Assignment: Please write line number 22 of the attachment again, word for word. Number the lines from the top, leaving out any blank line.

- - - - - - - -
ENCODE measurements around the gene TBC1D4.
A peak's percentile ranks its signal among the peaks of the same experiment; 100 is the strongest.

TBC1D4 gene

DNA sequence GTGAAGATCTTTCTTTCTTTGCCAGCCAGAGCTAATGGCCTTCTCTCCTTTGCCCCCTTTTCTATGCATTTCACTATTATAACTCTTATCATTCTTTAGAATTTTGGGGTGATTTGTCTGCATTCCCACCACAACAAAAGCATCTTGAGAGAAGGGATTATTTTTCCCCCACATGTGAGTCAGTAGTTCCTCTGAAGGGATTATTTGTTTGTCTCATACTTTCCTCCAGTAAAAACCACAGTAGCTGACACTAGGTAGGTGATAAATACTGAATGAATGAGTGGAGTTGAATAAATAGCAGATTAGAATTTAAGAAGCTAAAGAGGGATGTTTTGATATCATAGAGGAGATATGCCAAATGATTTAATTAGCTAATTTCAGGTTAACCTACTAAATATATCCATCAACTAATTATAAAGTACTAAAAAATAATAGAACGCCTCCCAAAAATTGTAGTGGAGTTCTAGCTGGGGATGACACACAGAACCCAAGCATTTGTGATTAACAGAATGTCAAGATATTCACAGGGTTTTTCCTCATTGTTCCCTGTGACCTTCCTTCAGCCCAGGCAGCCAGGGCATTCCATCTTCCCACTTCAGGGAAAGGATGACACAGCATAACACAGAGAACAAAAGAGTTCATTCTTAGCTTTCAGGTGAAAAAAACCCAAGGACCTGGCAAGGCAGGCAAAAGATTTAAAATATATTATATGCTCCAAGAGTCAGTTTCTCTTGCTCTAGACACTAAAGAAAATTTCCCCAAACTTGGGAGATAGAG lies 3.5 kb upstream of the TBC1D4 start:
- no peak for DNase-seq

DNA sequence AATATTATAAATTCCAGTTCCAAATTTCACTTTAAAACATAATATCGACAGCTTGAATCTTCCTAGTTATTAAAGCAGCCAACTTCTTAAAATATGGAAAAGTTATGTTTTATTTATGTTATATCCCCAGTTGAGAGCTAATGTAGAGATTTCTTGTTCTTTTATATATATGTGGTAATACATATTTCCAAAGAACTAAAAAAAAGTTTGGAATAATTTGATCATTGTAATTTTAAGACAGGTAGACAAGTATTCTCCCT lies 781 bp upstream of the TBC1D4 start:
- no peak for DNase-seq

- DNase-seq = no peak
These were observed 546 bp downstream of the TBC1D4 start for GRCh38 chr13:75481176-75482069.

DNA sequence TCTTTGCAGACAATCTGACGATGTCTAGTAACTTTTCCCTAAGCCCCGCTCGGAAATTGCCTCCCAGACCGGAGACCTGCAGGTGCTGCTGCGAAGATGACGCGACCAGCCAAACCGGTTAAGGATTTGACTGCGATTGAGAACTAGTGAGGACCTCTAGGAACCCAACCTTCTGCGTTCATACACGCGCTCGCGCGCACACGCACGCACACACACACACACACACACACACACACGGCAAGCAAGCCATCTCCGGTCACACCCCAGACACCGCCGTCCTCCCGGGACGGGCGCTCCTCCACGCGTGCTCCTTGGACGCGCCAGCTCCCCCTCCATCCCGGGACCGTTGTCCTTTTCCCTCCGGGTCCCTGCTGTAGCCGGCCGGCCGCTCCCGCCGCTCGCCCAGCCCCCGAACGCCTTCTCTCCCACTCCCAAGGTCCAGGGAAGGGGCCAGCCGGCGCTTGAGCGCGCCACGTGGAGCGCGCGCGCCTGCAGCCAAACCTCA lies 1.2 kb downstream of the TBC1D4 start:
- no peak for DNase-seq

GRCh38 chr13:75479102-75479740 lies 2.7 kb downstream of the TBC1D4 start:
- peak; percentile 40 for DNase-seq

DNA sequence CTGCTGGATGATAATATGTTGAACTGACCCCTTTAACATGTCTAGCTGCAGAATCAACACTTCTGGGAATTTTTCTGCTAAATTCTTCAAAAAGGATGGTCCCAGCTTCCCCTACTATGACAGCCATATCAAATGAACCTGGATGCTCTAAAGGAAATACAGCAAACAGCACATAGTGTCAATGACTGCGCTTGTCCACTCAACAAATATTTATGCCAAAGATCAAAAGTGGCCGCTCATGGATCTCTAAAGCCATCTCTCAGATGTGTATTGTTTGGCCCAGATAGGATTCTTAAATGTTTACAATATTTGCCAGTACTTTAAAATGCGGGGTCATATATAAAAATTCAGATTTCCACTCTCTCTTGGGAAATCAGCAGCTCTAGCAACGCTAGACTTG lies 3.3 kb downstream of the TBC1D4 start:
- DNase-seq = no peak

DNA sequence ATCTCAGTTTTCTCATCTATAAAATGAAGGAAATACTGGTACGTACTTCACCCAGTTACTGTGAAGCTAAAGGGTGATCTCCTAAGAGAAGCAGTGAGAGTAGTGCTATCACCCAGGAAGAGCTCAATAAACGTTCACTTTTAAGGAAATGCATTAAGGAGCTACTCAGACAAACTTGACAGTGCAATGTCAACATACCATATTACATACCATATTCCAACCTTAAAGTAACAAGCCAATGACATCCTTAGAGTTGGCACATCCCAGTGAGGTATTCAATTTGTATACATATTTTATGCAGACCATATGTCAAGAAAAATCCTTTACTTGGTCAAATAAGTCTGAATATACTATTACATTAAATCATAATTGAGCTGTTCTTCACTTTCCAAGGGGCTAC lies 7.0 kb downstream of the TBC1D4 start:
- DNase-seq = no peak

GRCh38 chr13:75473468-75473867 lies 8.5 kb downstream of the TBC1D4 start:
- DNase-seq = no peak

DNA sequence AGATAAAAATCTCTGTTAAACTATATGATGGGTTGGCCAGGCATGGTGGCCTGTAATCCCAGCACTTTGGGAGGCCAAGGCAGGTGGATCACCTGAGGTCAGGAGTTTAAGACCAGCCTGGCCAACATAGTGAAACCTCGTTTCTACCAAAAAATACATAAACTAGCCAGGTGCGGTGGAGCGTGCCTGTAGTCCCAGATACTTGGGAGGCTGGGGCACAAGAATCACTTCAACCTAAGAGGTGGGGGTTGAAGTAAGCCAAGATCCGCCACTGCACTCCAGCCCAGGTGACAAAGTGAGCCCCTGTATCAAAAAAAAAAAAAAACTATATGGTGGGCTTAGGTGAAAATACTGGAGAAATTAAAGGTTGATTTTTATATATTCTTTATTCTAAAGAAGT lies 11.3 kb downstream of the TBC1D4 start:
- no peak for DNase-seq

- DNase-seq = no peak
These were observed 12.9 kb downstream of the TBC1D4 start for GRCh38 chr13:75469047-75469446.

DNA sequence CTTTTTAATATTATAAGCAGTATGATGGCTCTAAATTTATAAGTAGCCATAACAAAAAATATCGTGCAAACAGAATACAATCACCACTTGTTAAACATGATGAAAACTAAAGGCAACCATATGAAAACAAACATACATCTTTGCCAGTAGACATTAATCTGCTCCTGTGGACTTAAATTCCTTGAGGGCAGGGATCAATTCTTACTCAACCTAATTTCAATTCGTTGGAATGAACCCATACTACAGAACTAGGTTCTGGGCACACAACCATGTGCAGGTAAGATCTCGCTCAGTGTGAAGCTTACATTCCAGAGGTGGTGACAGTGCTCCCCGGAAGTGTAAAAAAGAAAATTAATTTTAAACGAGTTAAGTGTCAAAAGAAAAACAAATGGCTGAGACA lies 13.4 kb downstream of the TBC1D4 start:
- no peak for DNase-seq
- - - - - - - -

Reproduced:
- DNase-seq = no peak